MUMBAI Credit agencies Moody's and Fitch downgraded Reliance Communications to default levels on Tuesday, their second ratings cuts in as many weeks, after the telecoms company said it had won a reprieve from lenders that would allow it to avoid paying back its loans until December.
The two agencies said the reprieve technically constituted a default under their ratings definitions, given the company widely known as RCom would miss loan payments.
RCom secured the reprieve after promising lenders it would complete two key deals - the merger of its wireless division with rival Aircel and the sale of a stake in its mobile masts business - that would allow it cut its $7 billion debt by 60 percent.
But the agencies warned RCom's debt levels could remain unsustainable even if it completes the two transactions.
Moody's Investors Service said RCom would still have $3 billion in remaining debt and uncertainty about whether it could generate enough cash flow after the two deals.
Fitch Ratings similarly warned RCom, India's seventh-ranked mobile carrier by users, would be saddled with "excessive" debt.
The downgrades - coming just days after both agencies had cut Reliance debt deeper into so-called "junk" territory - will cast a further shadow over prospects for RCom, which has seen its market value slump by a third since early May amid worries about its debt levels.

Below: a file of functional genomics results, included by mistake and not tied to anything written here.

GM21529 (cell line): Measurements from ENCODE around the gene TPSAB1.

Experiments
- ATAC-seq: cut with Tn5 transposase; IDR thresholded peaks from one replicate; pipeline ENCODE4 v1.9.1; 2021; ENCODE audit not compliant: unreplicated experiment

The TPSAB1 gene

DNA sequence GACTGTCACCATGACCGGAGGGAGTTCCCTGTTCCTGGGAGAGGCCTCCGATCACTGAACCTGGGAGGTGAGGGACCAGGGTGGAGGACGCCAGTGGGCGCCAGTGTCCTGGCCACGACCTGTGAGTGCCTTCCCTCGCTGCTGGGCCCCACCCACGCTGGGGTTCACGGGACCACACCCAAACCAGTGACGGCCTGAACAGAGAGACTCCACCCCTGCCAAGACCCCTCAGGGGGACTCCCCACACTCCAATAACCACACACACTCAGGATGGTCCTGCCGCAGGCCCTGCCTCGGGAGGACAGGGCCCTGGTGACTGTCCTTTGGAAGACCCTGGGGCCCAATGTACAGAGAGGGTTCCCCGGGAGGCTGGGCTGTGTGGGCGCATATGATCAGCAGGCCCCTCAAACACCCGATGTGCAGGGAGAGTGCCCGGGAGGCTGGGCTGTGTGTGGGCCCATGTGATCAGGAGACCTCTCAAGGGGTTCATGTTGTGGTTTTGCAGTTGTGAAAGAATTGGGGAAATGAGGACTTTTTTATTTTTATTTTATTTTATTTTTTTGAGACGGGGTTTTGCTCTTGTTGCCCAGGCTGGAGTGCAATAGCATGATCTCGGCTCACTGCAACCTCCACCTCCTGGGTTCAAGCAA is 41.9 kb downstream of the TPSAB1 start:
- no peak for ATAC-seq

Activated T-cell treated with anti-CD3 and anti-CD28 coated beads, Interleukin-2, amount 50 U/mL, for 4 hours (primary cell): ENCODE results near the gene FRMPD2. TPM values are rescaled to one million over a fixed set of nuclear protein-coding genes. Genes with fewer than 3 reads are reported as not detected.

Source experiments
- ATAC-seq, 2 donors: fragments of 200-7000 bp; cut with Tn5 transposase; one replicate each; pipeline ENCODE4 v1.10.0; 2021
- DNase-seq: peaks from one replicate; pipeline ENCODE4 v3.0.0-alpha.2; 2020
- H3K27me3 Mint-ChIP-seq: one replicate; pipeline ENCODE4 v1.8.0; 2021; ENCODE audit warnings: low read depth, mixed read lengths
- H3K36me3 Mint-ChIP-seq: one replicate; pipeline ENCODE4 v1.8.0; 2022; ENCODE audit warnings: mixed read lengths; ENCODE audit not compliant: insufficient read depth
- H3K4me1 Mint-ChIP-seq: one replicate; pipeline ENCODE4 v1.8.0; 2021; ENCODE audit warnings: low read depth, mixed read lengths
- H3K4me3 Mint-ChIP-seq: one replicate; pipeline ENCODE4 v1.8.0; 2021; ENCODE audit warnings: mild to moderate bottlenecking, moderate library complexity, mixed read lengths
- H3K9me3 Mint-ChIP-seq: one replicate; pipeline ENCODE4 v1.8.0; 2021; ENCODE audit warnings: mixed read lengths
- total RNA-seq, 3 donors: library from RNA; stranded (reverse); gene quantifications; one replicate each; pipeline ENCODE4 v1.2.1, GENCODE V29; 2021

"Given the heavy debt load and the uncertainty regarding the cash flow-generating capabilities of the residual businesses post demerger and asset sales, Moody's believes the capital structure of the remaining business will remain weak," the agency said in a statement.
Moody's downgraded the company to "Ca" from "Caa1," while Fitch downgraded it to "Restricted Default (RD)" from "CCC." Fitch also downgraded RCom's 6.5 percent senior secured notes due on 2020 to "C/RR4" from "CCC/RR4."
RCom's shares gained 0.7 percent on Monday after the company announced the reprieve on Friday. But they resumed their losses on Tuesday, ending down 3.1 percent.
Costly airwave auctions have bruised India's telecom sector, but it was a price war triggered by the arrival last year of Reliance Jio Infocomm Ltd that brought the sector to its knees.
RCom posted a second consecutive quarterly loss last month.
($1 = 64.4200 Indian rupees)
(Reporting by Abhirup Roy; Editing by Rafael Nam and Mark Potter)